We find shade from the sun on the steps of the Chituka youth club (Nkhata Bay District, Malawi) and take a seat. He looks at me gleefully and tells me his name is Douglas Banda. He is 19, a carpenter, and an example of what community-based education can achieve. His account is as follows…
The youth (in this community) do not play a large enough role. That is why the workshops Youth Net and Counselling (YONECO) offered appealed to me. They educated me on issues affecting my own and the lives around me that were considered taboo, like sexual and reproductive health and the use of contraceptives. These workshops provided the tools to improve lives as I was able to educate others on what I had learnt. One such example of a person I have helped is Mary (not the real name), my niece.
Mary was born with HIV. Her father infected her mother during early pregnancy. Both parents died shortly after she was born, leaving her an orphan. She currently lives with my mother and studies, with the hope of becoming a lawyer when she is older. Mary has had a hard life. Living with HIV meant she went through many ordeals. She was not taught to understand the disease or how to live with it, therefore believing some misconceptions surrounding the disease. Living with HIV is hard in rural communities. A lack of education causes some to mock those with HIV, thinking of them as sexual deviants and treating those with the disease as if they were already dead, as they believe those infected will eventually wither away.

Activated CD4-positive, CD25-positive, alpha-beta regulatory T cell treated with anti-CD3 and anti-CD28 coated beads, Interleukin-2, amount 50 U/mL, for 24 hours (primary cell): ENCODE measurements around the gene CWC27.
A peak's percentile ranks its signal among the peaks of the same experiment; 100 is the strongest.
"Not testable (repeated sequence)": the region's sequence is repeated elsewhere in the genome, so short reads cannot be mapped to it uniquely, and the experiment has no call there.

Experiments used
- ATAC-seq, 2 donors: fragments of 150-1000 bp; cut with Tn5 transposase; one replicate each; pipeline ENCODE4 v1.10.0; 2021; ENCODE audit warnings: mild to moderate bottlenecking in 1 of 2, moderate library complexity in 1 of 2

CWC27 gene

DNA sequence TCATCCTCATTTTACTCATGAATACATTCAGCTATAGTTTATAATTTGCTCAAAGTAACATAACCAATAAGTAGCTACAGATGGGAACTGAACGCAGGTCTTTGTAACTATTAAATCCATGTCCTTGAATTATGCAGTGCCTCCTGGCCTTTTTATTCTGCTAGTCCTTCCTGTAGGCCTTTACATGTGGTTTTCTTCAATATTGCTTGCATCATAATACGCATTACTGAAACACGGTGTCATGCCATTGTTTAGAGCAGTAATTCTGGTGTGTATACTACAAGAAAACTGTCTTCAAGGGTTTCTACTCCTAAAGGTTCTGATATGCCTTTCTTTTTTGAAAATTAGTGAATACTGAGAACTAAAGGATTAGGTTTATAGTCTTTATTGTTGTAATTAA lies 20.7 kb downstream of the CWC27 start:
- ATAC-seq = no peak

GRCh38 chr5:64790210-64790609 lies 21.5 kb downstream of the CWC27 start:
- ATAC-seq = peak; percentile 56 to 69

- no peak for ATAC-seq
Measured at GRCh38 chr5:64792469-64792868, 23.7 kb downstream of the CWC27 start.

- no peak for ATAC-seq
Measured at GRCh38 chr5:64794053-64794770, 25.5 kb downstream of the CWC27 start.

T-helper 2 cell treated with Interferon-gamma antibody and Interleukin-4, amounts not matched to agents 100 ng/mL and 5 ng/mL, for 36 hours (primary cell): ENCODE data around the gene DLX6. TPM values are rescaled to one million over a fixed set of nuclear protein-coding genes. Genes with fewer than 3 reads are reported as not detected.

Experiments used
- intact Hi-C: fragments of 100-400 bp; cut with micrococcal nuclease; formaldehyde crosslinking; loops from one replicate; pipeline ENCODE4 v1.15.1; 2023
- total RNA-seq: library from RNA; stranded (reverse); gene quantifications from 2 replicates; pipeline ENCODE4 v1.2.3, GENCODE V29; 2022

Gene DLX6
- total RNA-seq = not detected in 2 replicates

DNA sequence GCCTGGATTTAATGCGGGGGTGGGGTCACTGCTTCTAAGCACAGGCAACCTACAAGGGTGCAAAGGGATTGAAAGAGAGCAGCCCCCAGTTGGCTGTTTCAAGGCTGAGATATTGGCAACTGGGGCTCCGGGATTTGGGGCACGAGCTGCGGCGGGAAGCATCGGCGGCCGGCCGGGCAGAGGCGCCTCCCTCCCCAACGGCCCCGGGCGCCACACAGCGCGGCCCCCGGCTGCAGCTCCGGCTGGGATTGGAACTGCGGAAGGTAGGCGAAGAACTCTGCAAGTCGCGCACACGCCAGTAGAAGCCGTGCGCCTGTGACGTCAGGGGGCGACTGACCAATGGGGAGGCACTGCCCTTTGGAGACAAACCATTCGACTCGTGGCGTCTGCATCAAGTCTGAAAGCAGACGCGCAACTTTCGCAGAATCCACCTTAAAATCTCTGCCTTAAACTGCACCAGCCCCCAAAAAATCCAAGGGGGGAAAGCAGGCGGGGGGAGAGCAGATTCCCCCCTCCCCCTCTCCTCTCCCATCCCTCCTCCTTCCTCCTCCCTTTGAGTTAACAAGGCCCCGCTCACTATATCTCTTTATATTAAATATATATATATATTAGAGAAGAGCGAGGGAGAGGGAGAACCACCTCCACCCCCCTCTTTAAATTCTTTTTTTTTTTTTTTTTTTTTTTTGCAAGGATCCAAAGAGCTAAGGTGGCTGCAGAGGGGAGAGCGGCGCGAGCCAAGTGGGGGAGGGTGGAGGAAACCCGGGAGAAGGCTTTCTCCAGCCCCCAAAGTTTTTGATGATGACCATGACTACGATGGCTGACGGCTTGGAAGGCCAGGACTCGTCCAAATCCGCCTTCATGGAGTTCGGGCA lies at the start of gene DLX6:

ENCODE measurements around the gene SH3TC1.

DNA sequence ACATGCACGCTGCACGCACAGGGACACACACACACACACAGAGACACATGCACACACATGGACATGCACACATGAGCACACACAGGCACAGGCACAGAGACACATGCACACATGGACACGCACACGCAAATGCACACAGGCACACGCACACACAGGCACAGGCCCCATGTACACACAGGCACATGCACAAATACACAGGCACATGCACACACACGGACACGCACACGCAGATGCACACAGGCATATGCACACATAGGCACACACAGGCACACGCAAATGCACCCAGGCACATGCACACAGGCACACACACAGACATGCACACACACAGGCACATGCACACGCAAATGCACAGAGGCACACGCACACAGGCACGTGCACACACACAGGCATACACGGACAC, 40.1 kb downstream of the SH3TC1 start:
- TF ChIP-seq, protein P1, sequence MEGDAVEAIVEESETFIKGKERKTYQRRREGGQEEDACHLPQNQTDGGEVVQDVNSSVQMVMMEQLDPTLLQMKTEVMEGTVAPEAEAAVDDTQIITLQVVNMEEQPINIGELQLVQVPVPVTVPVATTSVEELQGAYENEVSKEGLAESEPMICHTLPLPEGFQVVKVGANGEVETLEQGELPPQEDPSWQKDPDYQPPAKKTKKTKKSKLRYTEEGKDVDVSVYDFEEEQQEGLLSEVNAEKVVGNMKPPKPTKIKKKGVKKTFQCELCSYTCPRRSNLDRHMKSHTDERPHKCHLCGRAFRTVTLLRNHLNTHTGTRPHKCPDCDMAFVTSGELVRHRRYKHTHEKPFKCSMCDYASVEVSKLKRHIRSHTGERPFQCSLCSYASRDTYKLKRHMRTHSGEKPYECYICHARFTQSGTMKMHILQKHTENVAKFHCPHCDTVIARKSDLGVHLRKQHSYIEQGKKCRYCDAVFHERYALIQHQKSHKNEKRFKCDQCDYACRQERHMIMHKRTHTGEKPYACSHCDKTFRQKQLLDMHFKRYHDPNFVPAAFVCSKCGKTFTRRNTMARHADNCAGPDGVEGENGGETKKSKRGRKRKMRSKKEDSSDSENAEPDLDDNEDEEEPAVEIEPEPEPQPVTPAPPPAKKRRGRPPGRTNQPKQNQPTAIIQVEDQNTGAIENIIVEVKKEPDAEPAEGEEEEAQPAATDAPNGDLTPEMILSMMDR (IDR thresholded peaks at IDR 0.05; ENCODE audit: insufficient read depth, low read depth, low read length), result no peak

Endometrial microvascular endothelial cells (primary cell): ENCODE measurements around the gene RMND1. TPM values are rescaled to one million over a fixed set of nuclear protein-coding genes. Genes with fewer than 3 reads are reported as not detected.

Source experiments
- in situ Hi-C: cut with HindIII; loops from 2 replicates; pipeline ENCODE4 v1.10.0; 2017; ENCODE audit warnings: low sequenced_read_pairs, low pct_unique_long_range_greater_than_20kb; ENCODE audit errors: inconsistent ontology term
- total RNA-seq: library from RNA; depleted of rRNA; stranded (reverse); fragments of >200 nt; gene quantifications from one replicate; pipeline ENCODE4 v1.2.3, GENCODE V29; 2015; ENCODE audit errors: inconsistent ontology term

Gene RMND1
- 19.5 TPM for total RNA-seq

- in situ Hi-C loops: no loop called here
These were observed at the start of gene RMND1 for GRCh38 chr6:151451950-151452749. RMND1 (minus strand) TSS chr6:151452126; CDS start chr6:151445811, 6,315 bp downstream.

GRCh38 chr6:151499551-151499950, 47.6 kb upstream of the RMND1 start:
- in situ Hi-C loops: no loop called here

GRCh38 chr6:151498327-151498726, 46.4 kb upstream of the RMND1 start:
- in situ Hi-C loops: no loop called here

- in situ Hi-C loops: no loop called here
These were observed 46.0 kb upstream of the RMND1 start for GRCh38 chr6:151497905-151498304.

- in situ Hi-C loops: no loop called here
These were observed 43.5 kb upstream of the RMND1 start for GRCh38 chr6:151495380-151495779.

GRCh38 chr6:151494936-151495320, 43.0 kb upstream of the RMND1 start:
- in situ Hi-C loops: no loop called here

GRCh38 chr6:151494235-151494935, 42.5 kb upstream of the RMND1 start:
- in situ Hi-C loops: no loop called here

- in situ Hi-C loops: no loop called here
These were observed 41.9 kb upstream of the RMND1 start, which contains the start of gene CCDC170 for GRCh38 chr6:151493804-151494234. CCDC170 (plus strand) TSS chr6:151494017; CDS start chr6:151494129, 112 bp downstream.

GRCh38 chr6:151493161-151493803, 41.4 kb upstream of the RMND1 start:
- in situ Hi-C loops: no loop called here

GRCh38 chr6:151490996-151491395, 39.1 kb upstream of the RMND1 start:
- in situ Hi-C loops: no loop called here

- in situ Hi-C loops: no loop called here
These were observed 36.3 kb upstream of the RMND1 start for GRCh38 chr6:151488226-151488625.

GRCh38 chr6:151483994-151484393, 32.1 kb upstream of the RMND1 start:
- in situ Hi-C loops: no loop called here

These misconceptions have had a very real impact on those living with the disease, causing many of those infected to feel isolated and become reclusive. The sessions have been good in teaching the facts on HIV, especially in understanding its destructive nature, which has reinforced the ideas of safe sexual practises, like the use of condoms. However, the sessions also taught that HIV is not as contagious as most would believe, and how liveable the disease was with the taking of ARV medication. This is the information I passed onto my niece, Mary.
With Mary now regularly taking her ARV medication, she has stayed healthy and become much more confident in herself and her ability to make friends. Witnessing a change like this in a person proves that the youth can have an impact and that change can occur. However, there is still a lot to improve on. Misinformation purges rural towns. People here are often uneducated on matters like HIV and it is seen in the way they treat those infected. Civic education to such communities, especially in regards to HIV, should be a priority for NGO’s and government aid. That said, those with HIV do not do enough to help each other. Clubs and communities need to be established by those with the chronic illness to offer support, guidance and empathy they would not normally receive.
Written by ICS volunteer Yusuf Khan. Interview conducted by Yusuf Khan and Flora Mhone.